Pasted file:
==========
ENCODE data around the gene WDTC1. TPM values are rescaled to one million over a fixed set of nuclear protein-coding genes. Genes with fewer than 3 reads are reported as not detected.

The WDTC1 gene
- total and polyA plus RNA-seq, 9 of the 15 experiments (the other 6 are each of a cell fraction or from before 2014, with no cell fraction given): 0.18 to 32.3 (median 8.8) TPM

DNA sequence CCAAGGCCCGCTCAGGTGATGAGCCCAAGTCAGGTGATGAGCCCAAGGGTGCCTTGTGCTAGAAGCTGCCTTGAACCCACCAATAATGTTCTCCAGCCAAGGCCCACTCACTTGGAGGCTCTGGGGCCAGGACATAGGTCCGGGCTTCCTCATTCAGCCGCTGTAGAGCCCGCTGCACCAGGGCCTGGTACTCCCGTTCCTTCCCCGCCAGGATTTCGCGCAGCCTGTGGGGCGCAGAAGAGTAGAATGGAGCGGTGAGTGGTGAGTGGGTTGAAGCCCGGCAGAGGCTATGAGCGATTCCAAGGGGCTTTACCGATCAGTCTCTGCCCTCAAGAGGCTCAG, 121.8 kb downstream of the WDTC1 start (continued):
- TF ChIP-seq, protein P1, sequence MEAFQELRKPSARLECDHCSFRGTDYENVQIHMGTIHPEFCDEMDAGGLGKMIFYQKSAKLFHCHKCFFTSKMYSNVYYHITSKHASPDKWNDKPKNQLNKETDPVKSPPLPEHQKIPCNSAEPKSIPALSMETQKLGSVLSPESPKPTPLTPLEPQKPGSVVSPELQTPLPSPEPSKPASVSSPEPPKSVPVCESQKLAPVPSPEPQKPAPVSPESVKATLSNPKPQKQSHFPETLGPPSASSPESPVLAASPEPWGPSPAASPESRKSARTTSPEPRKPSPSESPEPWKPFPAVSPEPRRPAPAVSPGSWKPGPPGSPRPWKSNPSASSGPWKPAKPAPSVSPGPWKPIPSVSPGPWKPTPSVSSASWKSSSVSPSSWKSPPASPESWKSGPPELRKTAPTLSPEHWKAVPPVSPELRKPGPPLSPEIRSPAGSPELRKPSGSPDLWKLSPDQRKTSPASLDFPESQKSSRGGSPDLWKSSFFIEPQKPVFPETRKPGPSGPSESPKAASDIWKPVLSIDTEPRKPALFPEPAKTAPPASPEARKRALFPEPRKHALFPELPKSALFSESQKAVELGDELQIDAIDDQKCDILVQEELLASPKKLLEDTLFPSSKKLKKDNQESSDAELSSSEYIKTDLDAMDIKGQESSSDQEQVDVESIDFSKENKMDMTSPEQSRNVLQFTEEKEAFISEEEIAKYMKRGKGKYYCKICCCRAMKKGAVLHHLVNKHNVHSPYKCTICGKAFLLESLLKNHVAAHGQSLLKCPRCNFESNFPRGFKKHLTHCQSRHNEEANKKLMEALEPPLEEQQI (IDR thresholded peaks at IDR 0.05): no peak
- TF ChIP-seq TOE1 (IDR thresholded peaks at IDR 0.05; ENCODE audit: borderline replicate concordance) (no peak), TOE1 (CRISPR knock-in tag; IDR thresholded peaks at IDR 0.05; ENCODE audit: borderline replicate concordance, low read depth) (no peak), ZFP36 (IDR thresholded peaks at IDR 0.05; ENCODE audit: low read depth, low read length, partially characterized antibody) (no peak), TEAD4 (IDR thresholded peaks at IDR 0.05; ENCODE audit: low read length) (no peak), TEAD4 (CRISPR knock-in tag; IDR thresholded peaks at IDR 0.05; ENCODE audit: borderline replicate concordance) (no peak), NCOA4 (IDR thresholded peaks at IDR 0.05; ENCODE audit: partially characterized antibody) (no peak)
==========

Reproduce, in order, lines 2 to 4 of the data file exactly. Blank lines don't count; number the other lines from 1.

The WDTC1 gene
- total and polyA plus RNA-seq, 9 of the 15 experiments (the other 6 are each of a cell fraction or from before 2014, with no cell fraction given): 0.18 to 32.3 (median 8.8) TPM

DNA sequence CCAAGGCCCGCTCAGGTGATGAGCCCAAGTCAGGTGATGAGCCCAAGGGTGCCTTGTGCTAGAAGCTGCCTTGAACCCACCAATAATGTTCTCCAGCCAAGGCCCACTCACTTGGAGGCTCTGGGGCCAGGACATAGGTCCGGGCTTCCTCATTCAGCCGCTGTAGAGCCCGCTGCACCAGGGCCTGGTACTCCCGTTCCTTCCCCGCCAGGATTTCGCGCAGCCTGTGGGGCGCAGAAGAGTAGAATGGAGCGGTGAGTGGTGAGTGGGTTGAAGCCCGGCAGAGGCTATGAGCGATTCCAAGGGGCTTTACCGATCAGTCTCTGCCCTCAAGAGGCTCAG, 121.8 kb downstream of the WDTC1 start (continued):